3 takeaways from the 2020 Census that Texas progressives need to know

From voting rights to redistricting, the census data will shape the political future of Texas over the next decade.

Toplines and Key Points: 

  • Urban and suburban areas of Texas are some of the fastest growing areas in the nation, helping Democrats pick up dozens of new seats from the federal to the local level. 
  • Nearly all of Texas’s population growth has been driven by people of color, as our state grows more diverse while Republicans target voters of color in their voter suppression schemes.
  • Two new congressional districts will be at play in the upcoming redistricting battle — it’s up to progressives to fight back against racial and partisan gerrymandering! 

What does the state of Texas actually look like? Thanks to the 2020 census results that dropped last week, we finally have an idea of how our Lone Star community has changed over the last ten years. The census data has major implications for voting rights, redistricting, and the political future of Texas over the next decade. It’s a lot of information, so we laid out three takeaways that Texas progressives need to know. 

1. Texas’s urban population is growing rapidly

While Texas has added 4 million new residents over the last decade, that growth has been disproportionately concentrated in our state’s urban areas. Over the last decade, only 14 cities in the country grew by over 100,000 residents. Five of those cities are in Texas — Dallas, Fort Worth, Austin, San Antonio, and Houston. Suburban populations exploded as well, with Frisco, McKinney, New Braunfels, and Conroe landing in the top ten fastest growing cities in the nation.

But as urban areas have boomed, rural counties across the state are experiencing population decline. Over half of Texas counties lost residents in the last decade, with 143 shrinking in size since 2010. Both Texas residents and transplants are moving into our state’s largest metros, sounding alarms for Republicans hoping to keep control of our state over the next ten years.

Over the last decade, Texas has added a lot more “blueberries in the tomato soup.” Democratic gains in our state have largely been driven by our urban areas, which have only grown larger in the last election cycles. That’s why Democrats have picked up dozens of Texas House seats, several congressional seats, and many more local positions. It’s also why Republicans are targeting urban areas in their voter suppression schemes. 

In the first Texas legislative session, Republicans specifically created voting restrictions that would only apply to counties with over one million people. They’ve also targeted voter access initiatives put into place in Harris County, attempting to outlaw measures that made it easier for Houston residents to access the ballot box. It’s no coincidence that these areas are often the most diverse in the state, as the GOP ramps up their efforts to target voters of color. 

2. Texas is becoming more diverse

In the last decade, Texas gained the most people of any state in the nation, with people of color making up 95% of that growth. Texas gained 11 Hispanic residents for each white resident, making Hispanic Texans half a percentage point away from becoming the largest demographic group in our state. The Black and Asian populations also grew considerably, as Asian population growth outnumbered white population growth by nearly 3 to 1.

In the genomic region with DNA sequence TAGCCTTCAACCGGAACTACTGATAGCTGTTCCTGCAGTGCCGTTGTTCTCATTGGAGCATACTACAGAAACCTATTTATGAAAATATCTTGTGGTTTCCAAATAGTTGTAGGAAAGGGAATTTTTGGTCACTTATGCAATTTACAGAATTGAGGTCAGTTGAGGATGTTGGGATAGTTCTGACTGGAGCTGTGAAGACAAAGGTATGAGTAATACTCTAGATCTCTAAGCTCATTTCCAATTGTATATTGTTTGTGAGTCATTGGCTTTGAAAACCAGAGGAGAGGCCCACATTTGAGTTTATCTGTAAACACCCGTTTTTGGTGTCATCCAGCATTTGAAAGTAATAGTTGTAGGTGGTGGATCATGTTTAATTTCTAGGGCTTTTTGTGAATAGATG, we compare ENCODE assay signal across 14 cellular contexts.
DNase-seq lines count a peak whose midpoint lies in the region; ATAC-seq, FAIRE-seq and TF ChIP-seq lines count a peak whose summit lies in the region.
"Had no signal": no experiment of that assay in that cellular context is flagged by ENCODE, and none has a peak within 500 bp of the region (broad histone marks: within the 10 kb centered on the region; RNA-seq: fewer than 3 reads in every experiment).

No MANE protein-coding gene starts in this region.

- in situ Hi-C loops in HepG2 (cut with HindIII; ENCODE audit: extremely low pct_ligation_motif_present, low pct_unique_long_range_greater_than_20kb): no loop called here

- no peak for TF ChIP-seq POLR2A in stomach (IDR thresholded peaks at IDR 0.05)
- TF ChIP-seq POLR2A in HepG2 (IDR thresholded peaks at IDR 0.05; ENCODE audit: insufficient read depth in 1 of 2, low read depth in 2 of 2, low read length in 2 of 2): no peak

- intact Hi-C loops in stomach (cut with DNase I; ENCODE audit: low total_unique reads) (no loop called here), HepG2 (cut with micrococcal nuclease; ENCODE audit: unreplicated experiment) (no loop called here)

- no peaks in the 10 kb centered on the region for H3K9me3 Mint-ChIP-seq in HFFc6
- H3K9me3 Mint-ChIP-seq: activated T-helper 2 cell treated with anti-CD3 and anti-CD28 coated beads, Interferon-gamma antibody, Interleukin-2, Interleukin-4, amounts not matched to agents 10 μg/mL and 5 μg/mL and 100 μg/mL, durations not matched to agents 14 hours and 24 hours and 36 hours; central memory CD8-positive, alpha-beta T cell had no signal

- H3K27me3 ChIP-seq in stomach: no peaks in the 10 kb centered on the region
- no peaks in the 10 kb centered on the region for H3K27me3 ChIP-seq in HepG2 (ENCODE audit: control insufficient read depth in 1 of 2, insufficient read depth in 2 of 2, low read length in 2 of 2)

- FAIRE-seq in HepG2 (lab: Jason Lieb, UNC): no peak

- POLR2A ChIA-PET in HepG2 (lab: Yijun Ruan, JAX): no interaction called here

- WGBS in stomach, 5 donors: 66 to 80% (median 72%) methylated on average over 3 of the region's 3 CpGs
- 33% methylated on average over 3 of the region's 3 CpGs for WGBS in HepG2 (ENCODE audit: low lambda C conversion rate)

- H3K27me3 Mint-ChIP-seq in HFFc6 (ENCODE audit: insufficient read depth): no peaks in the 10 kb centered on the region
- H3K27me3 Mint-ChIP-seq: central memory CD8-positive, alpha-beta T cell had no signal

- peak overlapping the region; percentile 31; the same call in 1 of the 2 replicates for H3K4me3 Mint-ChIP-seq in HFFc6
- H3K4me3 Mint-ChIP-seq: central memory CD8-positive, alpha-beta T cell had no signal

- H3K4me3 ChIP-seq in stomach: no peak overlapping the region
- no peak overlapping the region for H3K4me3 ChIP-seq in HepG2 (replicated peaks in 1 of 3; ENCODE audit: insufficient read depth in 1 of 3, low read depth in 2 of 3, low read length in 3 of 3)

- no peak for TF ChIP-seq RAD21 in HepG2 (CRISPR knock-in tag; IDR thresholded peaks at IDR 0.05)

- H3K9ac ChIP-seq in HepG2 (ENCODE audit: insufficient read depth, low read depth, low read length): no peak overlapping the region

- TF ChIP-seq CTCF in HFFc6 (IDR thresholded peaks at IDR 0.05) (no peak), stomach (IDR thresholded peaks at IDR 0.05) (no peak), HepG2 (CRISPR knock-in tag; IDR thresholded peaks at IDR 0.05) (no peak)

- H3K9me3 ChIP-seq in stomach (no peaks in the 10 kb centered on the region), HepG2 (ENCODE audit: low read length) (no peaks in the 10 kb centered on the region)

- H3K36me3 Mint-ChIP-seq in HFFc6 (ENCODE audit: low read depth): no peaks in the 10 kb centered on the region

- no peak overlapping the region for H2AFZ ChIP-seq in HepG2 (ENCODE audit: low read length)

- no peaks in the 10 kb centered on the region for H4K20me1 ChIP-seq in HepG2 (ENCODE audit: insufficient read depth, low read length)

Texans of color don’t just vote Democratic, and no vote can ever be taken for granted. But it’s no secret that the Texas GOP is scared of what can happen when communities of color turn out — just take a look at their voter suppression efforts over the last year. Since the first Texas legislative session began in May, Republicans have tried targeting souls to the polls, empowering partisan poll watchers, singling out voters receiving assistance in the polling place, and restricting drive-thru voting and vote-by-mail. It’s also a near certainty that Republicans will try to gerrymander our districts to limit the voting power of Texans of color, as they have done repeatedly in past redistricting cycles. 

3. Texas will gain two new congressional districts

The new Texans in our state are bringing with them two shiny new congressional districts that are sure to be the subject of a long redistricting battle over the next few years. Unfortunately, with Republicans still in control of the Texas state government, the GOP is in charge of drawing what our maps look like over the next ten years. But that doesn’t mean progressives can’t fight back against racial discrimination and partisan gerrymandering.

The massive population growth driven by people of color will make it difficult for the GOP to draw two new Republican seats without racial discrimination — according to the National Democratic Redistricting Committee, “there’s simply no way for them to add two more GOP seats in Texas without racially gerrymandering based on this Census Data.” Of course, they’ll try anyway. Courts have found that Texas targeted communities of color in every redistricting cycle in the last half-century, and this year will be no different.

Encourage your federal representatives to pass voting rights legislation that includes a ban on partisan gerrymandering. Follow our Twitter and Facebook to stay updated on opportunities to testify on redistricting, as Gov. Abbott will likely bring lawmakers back to the state capitol for a redistricting special session. And contact your state representatives to let them know that Texans deserve fair and equitable legislative maps.

The census has shown us what Texas progressives already know — we are a rapidly growing, diverse state targeted by voter suppression and gerrymandering. Now, it’s time to organize to make our government look like the people of Texas!